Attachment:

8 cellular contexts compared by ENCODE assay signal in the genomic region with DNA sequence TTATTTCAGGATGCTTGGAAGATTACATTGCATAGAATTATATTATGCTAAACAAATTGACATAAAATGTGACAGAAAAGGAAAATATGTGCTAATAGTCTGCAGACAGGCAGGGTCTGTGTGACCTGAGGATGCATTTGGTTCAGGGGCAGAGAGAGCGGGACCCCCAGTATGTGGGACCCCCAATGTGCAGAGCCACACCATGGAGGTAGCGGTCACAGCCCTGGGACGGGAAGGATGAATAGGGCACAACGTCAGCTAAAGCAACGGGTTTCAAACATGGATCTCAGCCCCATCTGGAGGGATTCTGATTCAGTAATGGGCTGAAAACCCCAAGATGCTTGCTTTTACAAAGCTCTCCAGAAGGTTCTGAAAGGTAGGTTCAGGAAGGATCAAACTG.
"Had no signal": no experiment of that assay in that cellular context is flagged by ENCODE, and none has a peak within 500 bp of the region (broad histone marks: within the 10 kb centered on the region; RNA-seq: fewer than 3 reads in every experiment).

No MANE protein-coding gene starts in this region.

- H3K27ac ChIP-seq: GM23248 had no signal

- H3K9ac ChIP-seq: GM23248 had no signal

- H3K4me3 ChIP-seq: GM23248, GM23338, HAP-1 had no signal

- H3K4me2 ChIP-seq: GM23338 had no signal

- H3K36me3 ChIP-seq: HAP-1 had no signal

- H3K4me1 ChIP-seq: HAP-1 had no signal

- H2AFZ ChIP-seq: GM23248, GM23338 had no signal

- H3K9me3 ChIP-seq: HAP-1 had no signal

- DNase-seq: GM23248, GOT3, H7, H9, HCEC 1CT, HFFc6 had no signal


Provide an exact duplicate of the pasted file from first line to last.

8 cellular contexts compared by ENCODE assay signal in the genomic region with DNA sequence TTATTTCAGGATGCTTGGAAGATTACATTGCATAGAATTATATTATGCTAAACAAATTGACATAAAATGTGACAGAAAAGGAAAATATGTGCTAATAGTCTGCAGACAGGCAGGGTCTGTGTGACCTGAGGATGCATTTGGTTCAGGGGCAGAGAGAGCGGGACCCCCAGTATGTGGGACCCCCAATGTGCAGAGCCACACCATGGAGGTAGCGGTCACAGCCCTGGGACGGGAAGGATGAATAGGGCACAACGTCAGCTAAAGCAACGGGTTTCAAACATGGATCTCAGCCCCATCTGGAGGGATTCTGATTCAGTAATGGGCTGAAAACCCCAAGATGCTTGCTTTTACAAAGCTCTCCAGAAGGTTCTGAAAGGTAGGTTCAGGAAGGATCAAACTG.
"Had no signal": no experiment of that assay in that cellular context is flagged by ENCODE, and none has a peak within 500 bp of the region (broad histone marks: within the 10 kb centered on the region; RNA-seq: fewer than 3 reads in every experiment).

No MANE protein-coding gene starts in this region.

- H3K27ac ChIP-seq: GM23248 had no signal

- H3K9ac ChIP-seq: GM23248 had no signal

- H3K4me3 ChIP-seq: GM23248, GM23338, HAP-1 had no signal

- H3K4me2 ChIP-seq: GM23338 had no signal

- H3K36me3 ChIP-seq: HAP-1 had no signal

- H3K4me1 ChIP-seq: HAP-1 had no signal

- H2AFZ ChIP-seq: GM23248, GM23338 had no signal

- H3K9me3 ChIP-seq: HAP-1 had no signal

- DNase-seq: GM23248, GOT3, H7, H9, HCEC 1CT, HFFc6 had no signal